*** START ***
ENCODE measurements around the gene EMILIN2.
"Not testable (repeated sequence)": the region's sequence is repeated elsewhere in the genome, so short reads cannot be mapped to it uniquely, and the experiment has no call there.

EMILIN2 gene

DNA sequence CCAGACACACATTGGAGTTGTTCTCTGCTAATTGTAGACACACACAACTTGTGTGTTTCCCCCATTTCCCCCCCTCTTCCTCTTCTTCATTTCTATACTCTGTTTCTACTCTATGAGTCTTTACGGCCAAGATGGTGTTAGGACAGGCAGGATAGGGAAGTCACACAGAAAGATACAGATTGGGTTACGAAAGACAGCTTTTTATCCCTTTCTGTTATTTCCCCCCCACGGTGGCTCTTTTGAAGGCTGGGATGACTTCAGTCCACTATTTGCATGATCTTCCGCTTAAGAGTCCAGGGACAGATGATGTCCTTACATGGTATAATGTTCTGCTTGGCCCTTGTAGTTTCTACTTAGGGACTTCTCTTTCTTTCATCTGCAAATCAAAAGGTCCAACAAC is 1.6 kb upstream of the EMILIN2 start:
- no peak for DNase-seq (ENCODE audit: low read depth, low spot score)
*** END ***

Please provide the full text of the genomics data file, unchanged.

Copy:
ENCODE measurements around the gene EMILIN2.
"Not testable (repeated sequence)": the region's sequence is repeated elsewhere in the genome, so short reads cannot be mapped to it uniquely, and the experiment has no call there.

EMILIN2 gene

DNA sequence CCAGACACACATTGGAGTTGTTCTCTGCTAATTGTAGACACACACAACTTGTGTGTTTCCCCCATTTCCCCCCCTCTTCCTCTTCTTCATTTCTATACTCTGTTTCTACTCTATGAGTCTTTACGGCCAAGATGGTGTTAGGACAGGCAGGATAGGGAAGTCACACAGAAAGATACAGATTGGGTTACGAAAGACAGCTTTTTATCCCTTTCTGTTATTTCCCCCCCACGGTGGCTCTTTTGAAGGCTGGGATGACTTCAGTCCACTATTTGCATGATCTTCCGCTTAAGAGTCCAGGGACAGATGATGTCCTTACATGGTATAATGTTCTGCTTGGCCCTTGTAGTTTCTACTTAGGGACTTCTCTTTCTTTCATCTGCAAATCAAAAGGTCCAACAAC is 1.6 kb upstream of the EMILIN2 start:
- no peak for DNase-seq (ENCODE audit: low read depth, low spot score)